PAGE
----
The National Flood Insurance Program (NFIP) requires significant reform to better protect the nation from the realities of climate change. Sea level rise and extreme rain storms are making flooding more common, threatening people and property and placing financial strain on the flood insurance program. Today, June 12, the House Committee on Financial Services passed a bill with wide bipartisan support to move the NFIP towards meeting this challenge.
The National Flood Insurance Program Reauthorization Act of 2019 affords greater protections to homeowners, home buyers, and the communities in which they are located through the following reforms:
- Raising the amount of Increased Cost of Compliance (ICC) coverage available to policyholders from $30,000 to $60,000 and expanding the eligible use of such funds for voluntary buyouts of flood-prone properties;
- Ensuring that homeowners and home buyers have a right to know their property's flood risk in order to make an informed decision about how to best protect their families;
- Creating state revolving loan funds for mitigation activities, like voluntary buyouts and elevation; and
- Providing for the mapping of future flood risk.
Increased Cost of Compliance Coverage
The NFIP bill includes language that would make voluntary buyouts an eligible activity for ICC coverage. These are funds that policyholders typically use to elevate a property. However, elevation might not be a good option for all properties, especially in face of worsening flood risk. And current buyouts financed through FEMA’s various hazard mitigation programs can be inefficient, reaching far too few families and taking years to complete. Increasing the coverage amount and clarifying that voluntary buyouts are an eligible use would simplify and shorten the buyout process. This would make buyouts a more viable option for residents of flood-prone areas and give those residents more control over their post-flood choices. Policyholders who wish to move out of harm’s way, but who are trapped in cycle of flooding and rebuilding, need more options.
Disclosure and Transparency of Flood Risk
During the bill markup, Chairwoman introduced a manager’s amendment that provided for greater transparency and disclosure of flood risk. The proposed language would give homeowners and home buyers the ability to know a specific property’s flood risk, including a history of past flood damages and insurance payouts.
This is information that FEMA, the agency responsible for administering the NFIP, can provide if a property was ever covered by the flood insurance program. Yet, FEMA currently does not provide this information to non-policy holders, and even then, the provision of this information is inconsistent.
In addition, the amendment contained a provision on data sharing with private insurers. If FEMA shares its flood data with private insurers, then private insurers are required to share their flood risk data in return. This information would then be available to a current homeowner, just like the FEMA data, for their property. Homeowners and buyers are better able to make informed decisions about where to live and how to address their flood risk the more that flood risk information is available.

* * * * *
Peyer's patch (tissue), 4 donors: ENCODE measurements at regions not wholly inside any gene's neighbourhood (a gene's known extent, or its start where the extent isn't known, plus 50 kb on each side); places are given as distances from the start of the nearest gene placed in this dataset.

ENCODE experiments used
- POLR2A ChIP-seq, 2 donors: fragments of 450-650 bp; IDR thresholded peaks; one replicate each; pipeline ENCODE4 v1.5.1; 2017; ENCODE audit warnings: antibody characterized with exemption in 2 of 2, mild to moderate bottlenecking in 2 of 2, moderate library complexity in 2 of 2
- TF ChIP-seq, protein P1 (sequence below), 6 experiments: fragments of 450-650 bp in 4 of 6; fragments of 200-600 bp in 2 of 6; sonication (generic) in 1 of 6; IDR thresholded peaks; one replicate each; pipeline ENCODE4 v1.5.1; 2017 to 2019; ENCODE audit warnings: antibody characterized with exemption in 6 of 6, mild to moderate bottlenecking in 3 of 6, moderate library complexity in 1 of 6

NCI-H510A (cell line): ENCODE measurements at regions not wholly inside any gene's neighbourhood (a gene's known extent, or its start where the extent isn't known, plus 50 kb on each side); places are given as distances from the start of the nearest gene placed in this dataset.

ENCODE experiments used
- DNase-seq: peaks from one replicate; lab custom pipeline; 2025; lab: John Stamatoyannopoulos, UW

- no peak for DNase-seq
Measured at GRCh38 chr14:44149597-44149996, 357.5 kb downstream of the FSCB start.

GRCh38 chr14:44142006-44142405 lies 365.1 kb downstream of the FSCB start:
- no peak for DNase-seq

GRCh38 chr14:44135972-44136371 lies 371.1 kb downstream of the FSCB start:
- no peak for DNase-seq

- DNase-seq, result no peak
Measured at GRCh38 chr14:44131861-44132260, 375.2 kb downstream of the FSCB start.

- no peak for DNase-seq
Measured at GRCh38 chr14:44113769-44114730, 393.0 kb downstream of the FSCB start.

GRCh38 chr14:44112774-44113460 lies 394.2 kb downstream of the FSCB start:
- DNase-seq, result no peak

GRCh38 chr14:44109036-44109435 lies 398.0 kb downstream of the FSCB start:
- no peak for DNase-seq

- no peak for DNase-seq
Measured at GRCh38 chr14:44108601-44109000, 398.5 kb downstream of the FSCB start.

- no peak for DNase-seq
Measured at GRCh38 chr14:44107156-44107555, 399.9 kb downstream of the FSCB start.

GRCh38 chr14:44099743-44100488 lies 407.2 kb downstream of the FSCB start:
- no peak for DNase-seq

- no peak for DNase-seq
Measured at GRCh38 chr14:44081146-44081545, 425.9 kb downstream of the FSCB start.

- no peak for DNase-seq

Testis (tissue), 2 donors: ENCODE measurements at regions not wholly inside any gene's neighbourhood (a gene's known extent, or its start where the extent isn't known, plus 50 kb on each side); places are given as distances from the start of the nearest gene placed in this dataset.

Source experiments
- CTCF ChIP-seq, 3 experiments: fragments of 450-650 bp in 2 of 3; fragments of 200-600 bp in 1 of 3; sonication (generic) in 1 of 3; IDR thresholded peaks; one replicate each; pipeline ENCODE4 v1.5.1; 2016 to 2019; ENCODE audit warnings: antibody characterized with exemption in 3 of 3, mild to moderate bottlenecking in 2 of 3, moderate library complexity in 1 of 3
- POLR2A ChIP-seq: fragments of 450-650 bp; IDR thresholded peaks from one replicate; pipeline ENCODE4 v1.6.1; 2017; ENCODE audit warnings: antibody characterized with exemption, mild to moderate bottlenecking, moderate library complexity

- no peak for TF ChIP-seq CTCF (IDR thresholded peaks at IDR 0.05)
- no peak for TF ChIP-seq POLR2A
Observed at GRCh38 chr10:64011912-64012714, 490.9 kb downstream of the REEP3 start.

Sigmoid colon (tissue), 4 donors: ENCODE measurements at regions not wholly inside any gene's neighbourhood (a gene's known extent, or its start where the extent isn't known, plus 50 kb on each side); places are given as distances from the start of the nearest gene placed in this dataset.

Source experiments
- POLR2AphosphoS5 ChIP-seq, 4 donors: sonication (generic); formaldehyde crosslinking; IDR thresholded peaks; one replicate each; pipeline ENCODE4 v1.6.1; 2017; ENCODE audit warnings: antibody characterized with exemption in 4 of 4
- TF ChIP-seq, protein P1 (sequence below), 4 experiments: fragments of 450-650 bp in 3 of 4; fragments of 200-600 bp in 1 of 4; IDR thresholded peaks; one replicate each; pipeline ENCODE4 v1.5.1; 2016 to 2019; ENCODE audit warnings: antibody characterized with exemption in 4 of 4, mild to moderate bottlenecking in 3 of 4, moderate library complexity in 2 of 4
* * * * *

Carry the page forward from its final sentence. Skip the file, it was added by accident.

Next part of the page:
State Revolving Loan Fund
Extreme rain events are expected to become more frequent and intense in a warming world, creating greater risk of major flooding disasters. Coupled with the impacts associated with sea level rise, communities must have access to the financial resources necessary to adapt to and/or prepare for this risk.
The bill provides for the creation of state revolving loan funds. States can use the fund to make grants or loans to local communities for mitigation activities, like home elevations or buyouts, to decrease flood risk. Mitigation is an investment with a high rate of return. The National Institute of Building Sciences found that every $1 invested in disaster mitigation saves society $6 in avoided disaster costs.
Future Flood Risk Mapping
NRDC has long advocated for the inclusion of future flood risk projections as an advisory layer on FEMA-issued flood maps. Currently, such flood maps fail to account for future flood risks that are attributable to sea level rise, increasing incidents of severe weather, and other impacts of climate change. Based on current maps, development decisions that would appear safe today, could face a serious risk of flooding tomorrow. Forward-looking flood maps would better protect people and property and ensure long-term sustainability of the NFIP. The bill would require FEMA to provide financial and technical assistance to communities to incorporate future flood hazard conditions as an informational layer on their flood maps.
Climate Change Impacts Continue to Exacerbate Flooding, Threatening People, Property, and the Ability of the NFIP to Respond
Climate change will continue to expose the vulnerability of the flood insurance program. As sea levels rise and heavy rains storms become more common, coastal and riverine communities can expect increasing vulnerability to flooding. While there is still work ahead, the National Flood Insurance Program Reauthorization Act of 2019 is a significant step in the right direction.